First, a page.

Currently boarding a domestic flight is as simple as showing your state issued driver’s license. In fact, these days it’s about the only time I ever need to show my driver’s license. (And yes, that was both bragging that I never get pulled over while driving, and mourning the fact that I never get ID-ed when I buy alcohol.) However, next year the laws will be changing.

The US Department of Homeland Security recently confirmed plans to require passports for domestic travel from some states. More specifically, starting January 22, 2018 anyone with a driver’s license issued by a state that does not meet requirements will be required to show an acceptable alternative ID.

Though DHS has not released an official list of non-compliant states, many sources currently point to 8. Unless changes are made, residence of Kentucky, Maine, Minnesota, Missouri, Montana, Pennsylvania, South Carolina, and Washington will need to use an Alternative form of ID.

TSA will accept Passports, Passport Cards, Global Entry Cards, and US Military IDs. Additionally, travelers can use airport issued IDs or tribal-issued photo cards. Thankfully, children under 18 traveling with a companion will still not need to show any ID.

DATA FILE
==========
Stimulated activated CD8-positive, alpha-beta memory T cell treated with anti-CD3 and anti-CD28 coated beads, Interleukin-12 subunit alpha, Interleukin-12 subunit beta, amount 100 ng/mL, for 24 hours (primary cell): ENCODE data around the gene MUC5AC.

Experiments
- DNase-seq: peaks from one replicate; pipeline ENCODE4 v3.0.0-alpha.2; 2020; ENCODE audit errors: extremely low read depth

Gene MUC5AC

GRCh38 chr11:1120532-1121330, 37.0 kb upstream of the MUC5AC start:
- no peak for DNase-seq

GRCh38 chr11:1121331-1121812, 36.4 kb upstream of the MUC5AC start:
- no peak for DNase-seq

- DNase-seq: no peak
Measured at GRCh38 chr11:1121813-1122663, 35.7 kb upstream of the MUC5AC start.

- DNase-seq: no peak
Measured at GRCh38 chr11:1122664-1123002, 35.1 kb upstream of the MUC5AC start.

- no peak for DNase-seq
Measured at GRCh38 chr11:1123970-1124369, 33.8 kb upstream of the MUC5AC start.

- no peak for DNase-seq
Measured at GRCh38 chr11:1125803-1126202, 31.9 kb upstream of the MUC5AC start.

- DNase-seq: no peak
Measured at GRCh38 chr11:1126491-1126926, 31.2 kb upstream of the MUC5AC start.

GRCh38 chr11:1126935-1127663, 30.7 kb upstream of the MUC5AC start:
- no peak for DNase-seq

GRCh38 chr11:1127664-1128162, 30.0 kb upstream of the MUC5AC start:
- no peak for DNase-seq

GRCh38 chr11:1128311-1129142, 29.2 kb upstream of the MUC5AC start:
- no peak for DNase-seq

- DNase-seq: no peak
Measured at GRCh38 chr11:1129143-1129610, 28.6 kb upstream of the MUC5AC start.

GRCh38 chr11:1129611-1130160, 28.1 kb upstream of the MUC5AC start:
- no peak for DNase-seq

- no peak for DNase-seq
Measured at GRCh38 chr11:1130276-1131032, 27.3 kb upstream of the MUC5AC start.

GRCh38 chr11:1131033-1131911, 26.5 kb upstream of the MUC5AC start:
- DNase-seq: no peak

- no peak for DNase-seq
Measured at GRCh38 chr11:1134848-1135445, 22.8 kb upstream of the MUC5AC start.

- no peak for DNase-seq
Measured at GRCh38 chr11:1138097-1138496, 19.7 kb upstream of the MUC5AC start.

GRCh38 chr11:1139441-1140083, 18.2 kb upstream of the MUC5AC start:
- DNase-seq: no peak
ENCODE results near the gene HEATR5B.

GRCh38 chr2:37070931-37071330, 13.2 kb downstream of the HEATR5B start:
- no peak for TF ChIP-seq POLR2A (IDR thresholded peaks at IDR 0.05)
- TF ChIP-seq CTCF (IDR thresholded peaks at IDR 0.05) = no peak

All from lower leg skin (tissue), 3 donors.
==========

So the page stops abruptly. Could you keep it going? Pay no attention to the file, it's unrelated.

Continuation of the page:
So what does this mean for you today? Likely nothing. However, in my opinion obtaining a Passport should be on your priority list. The Real ID Act was written in 2005. For years DHS has been working with local state officials to get IDs in compliance. Extensions have been granted and dates continue to be pushed back.

But soon TSA will enforce these rules. As everyone scrambles to obtain Passports, the wait will likely grow. Currently routine processing time is 6 weeks. Why wait until you can’t travel to apply for one?

For more information, visit the official DHS website. Also, visit TSA’s FAQ page for more details regarding Real IDs.

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